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Voters give building plan strong support

CMSD NEWS BUREAU
10/5/2014
 
The Cleveland Metropolitan School District will continue building and refurbishing schools, buoyed by an overwhelming vote of confidence at the polls on Tuesday.
 
Issue 4, which includes a $200 million bond issue for construction and a half-mill annual levy for maintenance, passed with more than 62 percent of the vote. The approval will allow CMSD to build 20 to 22 schools and refurbish 20 to 23.
 
Chief Executive Officer Eric Gordon viewed the election's outcome as a sign of faith based on progress made by the District since voters approved Issue 107, a 15-mill operating levy, in 2012. But he said much more work lies ahead.
 
"With that trust also comes responsibility," Gordon said. "We have shown gains in our District over the last two years since Issue 107 passed, and I know that we can continue and, in fact, accelerate those gains."
 
Mayor Frank Jackson sounded a similar theme when he addressed supporters Tuesday night at the Ariel International Center. 
 
"A big thanks to the people of the city of Cleveland for voting," he said. "They’ve given us all we’ve asked for. Whether it was in the academics side, financial side, they’ve given it. So, now it’s on us. We just greatly appreciate their confidence in the school system."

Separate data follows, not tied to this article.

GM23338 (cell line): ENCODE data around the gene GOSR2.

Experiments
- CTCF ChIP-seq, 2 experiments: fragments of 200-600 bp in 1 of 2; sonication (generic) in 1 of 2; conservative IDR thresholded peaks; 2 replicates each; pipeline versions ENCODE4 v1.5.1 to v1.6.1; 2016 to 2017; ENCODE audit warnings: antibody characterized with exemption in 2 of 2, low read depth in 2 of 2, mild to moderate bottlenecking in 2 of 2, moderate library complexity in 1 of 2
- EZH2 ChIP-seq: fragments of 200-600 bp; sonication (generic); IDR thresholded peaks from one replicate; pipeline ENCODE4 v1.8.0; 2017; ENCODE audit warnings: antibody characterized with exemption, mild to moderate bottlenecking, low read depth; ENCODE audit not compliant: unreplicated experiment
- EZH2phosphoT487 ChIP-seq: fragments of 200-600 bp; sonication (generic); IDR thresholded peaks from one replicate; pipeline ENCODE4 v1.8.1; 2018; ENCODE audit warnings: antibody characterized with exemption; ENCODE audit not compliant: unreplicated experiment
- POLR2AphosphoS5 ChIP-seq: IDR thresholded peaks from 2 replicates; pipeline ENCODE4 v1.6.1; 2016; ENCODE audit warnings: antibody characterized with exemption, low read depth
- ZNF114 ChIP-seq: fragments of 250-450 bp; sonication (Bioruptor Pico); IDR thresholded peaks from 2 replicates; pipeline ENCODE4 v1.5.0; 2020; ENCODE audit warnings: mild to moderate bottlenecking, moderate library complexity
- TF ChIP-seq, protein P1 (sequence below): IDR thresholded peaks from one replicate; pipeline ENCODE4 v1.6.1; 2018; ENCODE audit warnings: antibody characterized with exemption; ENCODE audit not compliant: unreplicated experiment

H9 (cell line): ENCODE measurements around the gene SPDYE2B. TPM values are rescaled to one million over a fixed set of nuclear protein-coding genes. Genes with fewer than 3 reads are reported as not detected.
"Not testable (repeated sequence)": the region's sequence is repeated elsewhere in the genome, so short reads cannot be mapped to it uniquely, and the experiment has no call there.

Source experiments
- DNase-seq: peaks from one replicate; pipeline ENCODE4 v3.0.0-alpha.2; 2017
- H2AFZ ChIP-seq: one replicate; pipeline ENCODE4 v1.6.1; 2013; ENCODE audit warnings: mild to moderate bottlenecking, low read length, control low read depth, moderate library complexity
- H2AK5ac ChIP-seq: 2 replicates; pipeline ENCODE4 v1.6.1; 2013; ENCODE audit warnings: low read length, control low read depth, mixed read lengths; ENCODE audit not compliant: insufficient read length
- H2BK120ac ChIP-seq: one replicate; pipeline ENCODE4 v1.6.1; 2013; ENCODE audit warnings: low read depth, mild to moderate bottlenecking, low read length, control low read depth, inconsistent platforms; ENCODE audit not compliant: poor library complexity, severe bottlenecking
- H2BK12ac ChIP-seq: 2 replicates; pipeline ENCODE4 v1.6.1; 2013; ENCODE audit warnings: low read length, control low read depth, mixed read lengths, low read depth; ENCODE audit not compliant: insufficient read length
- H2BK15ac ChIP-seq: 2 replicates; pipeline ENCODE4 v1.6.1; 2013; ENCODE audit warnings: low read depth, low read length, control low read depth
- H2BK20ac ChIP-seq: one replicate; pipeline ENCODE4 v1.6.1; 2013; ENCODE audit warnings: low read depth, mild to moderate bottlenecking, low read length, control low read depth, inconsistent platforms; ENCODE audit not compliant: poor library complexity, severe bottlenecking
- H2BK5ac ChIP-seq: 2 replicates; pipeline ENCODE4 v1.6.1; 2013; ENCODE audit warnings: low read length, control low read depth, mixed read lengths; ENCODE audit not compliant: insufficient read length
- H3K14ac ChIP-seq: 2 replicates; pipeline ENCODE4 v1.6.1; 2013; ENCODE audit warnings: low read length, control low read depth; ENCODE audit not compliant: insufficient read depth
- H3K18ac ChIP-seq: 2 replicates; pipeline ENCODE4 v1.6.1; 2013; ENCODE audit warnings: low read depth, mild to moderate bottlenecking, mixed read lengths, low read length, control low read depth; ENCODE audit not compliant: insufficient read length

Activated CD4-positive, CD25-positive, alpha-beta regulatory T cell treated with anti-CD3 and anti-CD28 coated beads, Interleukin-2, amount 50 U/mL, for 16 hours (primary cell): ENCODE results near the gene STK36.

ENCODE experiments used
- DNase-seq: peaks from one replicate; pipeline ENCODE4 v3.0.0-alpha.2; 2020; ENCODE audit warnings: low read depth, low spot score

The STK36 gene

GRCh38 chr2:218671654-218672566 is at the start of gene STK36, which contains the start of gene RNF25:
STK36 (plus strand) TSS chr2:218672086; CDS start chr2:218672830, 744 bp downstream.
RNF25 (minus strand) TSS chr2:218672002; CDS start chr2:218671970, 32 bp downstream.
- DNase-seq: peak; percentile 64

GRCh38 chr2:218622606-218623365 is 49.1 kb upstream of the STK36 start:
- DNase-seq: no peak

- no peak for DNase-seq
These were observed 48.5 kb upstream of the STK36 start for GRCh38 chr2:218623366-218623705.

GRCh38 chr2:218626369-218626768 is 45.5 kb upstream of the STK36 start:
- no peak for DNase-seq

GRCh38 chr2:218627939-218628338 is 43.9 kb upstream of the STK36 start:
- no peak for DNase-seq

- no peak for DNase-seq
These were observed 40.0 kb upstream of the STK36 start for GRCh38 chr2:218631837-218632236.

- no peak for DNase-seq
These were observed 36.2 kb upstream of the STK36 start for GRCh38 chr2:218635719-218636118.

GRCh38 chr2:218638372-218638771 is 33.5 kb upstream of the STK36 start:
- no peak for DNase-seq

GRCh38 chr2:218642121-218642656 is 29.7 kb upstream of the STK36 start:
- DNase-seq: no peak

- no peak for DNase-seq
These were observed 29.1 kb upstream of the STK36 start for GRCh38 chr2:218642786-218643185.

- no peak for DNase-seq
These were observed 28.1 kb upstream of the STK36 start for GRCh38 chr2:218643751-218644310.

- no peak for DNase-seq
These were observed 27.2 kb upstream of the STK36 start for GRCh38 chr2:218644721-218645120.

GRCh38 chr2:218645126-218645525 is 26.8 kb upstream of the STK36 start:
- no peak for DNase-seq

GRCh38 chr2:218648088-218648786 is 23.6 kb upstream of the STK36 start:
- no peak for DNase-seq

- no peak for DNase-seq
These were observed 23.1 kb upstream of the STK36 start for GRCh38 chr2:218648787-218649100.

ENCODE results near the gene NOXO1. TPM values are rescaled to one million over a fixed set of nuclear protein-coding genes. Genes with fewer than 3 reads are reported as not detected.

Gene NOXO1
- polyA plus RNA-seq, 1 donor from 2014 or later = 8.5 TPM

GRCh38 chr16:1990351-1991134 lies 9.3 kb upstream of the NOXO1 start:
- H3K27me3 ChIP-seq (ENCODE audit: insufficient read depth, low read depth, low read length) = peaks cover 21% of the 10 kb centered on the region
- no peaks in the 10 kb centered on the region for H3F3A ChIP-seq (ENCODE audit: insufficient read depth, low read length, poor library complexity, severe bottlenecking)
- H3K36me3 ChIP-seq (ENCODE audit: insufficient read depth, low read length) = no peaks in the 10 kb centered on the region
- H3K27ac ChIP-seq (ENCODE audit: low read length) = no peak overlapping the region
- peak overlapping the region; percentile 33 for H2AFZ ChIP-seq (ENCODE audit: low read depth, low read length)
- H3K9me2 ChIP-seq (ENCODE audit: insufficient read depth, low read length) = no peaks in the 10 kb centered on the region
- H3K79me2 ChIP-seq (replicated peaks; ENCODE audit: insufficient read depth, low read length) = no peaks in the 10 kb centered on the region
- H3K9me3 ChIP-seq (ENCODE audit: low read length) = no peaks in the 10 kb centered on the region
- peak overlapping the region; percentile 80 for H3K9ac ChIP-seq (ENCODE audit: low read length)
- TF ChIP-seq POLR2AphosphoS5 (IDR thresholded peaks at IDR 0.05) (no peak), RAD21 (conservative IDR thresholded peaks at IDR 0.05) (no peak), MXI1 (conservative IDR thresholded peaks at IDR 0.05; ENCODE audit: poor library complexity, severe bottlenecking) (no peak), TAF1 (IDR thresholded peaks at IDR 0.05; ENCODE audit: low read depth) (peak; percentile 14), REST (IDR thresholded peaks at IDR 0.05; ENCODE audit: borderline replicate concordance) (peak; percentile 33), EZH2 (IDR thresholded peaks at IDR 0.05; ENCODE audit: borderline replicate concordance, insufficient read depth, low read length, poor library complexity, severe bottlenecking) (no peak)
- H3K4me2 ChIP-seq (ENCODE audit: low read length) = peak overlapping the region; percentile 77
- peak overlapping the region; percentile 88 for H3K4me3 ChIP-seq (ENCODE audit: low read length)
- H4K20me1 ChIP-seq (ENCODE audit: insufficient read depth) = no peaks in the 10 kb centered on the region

Issue4-group Issue 4 will not increase taxes, and the state will contribute more than $2 for every $1 the District spends on new construction.
 
The new projects will round out a building program that began after the gym roof at the former East High collapsed 14 years ago. Since then, the District has built and renovated 41 schools.
 
The additional projects will allow CMSD to provide all children with a learning environment suitable for a 21st Century education.  (Photo, at left, Campaign Chair Terry Butler jots down the key numbers Tuesday night as consultant Bill Burges relays them by phone.)
 
It also will help the District create new school models and provide every neighborhood with access to a quality option, promises made in The Cleveland Plan, a state-approved blueprint for reform.
 
 
 



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